Who Likes Gradient?

I left CES pondering a couple of things:

1) Dipoles sound really nice, particularly Vanderstien
2) Coaxes solve a lot of problems - the Kef LS50 was probably the best 'bang for the buck' that I heard at the whole show
3) tweeters in horns can't hold a candle to tweeters in waveguides

An obscure speaker from a manufacturer in Finland combined some of the best attributes of all these solutions, and I was surprised by how good it sounded. Particularly since it's a brand that seems often ignored.

I'm a bit curious if anyone else has evaluated them, particularly if they've heard John K, Linkwitz, or Vanderstien dipoles.

Besides sounding good, I was a bit surprised by how good the directivity is. With such a strangely arrayed set of drivers, I would expect to see ugly gaps and discontinuities in the polar response, but it's quite good!

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Here's a couple of John Atkinson's measurements. The first is from the Gradient Helsinki, the second is from the Kef LS50 (which is also very good IMHO.)
 

graaf

Member
2007-06-23 10:31 am
2) Coaxes solve a lot of problems - the Kef LS50 was probably the best 'bang for the buck' that I heard at the whole show

I have been a fan and a user of UniQs since the beginning of my audiophile journey

With such a strangely arrayed set of drivers,

take a closer look - it is not that strange, just strange-looking

in fact Gradient used coaxials in some of their designs

apparently they eventually came to think that it is better to use in Helsinki a separate dedicated waveguide than to count on the inherent directivity of a coaxial?
or they couldn't find a suitable coaxial? or they opted for strange looks for marketing reasons?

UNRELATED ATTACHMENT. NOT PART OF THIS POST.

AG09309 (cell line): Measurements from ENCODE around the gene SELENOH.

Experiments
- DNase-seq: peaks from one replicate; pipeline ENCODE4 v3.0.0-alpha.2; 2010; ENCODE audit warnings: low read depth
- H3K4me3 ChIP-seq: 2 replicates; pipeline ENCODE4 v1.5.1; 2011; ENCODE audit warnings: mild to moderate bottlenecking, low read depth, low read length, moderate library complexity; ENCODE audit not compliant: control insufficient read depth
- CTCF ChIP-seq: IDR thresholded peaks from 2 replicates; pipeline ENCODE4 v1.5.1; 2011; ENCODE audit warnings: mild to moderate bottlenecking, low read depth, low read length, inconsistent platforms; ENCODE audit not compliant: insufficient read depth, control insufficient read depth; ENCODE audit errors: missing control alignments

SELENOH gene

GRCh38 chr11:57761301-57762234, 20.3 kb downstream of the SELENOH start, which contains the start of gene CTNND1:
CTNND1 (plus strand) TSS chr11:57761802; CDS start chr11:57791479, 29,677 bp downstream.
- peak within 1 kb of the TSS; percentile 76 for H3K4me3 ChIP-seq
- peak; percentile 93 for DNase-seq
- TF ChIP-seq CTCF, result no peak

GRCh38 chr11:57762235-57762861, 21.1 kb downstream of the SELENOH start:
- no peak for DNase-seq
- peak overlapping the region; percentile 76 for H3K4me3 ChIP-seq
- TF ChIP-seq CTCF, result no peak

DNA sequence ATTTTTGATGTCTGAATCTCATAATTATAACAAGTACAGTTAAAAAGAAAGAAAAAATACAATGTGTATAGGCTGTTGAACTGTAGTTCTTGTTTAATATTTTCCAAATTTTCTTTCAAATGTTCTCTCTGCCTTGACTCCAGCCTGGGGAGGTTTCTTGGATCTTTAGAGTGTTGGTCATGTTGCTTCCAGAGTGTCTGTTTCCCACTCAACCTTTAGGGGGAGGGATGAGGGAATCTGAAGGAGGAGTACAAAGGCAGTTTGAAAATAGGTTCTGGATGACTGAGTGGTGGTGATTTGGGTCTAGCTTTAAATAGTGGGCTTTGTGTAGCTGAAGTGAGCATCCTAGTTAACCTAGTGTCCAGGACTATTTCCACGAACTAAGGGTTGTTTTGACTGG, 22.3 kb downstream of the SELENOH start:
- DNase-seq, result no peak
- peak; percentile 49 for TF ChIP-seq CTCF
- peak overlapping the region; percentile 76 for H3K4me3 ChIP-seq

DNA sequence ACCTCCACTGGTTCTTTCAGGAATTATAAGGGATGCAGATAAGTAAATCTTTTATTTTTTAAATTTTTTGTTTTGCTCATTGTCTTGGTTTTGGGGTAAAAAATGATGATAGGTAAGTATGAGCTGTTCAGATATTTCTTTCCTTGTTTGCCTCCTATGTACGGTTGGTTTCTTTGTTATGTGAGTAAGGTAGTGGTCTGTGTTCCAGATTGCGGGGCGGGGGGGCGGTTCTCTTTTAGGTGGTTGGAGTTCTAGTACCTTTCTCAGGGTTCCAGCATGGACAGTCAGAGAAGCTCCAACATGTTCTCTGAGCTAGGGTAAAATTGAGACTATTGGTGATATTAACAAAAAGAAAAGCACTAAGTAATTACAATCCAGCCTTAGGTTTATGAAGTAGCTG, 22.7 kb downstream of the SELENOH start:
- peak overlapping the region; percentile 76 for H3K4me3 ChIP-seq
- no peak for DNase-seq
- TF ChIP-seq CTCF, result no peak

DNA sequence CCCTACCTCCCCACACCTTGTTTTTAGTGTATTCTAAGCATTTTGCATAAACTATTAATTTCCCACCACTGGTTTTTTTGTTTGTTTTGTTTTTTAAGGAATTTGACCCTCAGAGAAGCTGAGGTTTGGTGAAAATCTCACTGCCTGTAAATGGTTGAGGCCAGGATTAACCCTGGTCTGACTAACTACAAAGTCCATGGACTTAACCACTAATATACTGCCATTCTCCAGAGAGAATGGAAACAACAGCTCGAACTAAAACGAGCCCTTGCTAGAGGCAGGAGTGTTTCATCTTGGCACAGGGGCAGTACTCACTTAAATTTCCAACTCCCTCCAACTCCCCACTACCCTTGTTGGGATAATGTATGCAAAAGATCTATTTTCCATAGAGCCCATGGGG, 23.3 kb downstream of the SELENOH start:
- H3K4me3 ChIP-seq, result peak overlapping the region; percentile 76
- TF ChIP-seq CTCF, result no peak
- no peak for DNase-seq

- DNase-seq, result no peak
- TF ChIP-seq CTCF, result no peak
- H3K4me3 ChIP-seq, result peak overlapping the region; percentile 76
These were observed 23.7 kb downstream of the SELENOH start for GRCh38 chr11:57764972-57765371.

hard to say

Here's a couple of John Atkinson's measurements. The first is from the Gradient Helsinki, the second is from the Kef LS50 (which is also very good IMHO.)

I believe that the waveguided tweeter and the midbass in cardioid enclosure could be replaced by an LS50 UniQ unit in a cardioid enclosure without any significant difference in the end - ie. sonic - results
 
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I believe that the waveguided tweeter and the midbass in cardioid enclosure could be replaced by an LS50 UniQ unit in a cardioid enclosure without any significant difference in the end - ie. sonic - results

The cardioid has somewhat narrower directivity at 500 Hz and is probably more immune to the front wall. But in my experience a cardioid makes the biggest sonic difference compared to a closed box if it is used down to about 100 Hz, which they did not do unfortunately.
 

graaf

Member
2007-06-23 10:31 am
The cardioid has somewhat narrower directivity at 500 Hz and is probably more immune to the front wall.

yes, you're most probably right as LS50 UniQ unit is quite small

perhaps that's why Helsinki use a separate waveguided tweeter?

because there is no coaxial big enough to meet this requirement of higher directivity - and also the requirement of power and Vd (necessary to cross at 200 Hz to a big dipole woofer) - on the market of raw drivers, apart from perhaps some Tannoy custom installations units
 
Here is my hypothesis on why the Gradient Helsinki sounds so good.

This is just a hypothesis, and I welcome opinions on why/how it works.

[IMGDEAD]http://www.hifiengine.com/files/images/CELESTION%20A%20Series%20bookshelf%20speakers.preview.jpg[/IMGDEAD]
First off, picture a typical bookshelf speaker. In the midrange, we are going to have 'ghosts' of the original signal which are re-radiated by a series of diffractions:

1) There is diffraction off of the left, right, top, and bottom of the front of the enclosure
2) midrange wavelengths are long - between 34 and 68 centimeters - and these wavelengths will 'wrap around' the cabinet, diffracting off the back edges, though to a lesser degree than the front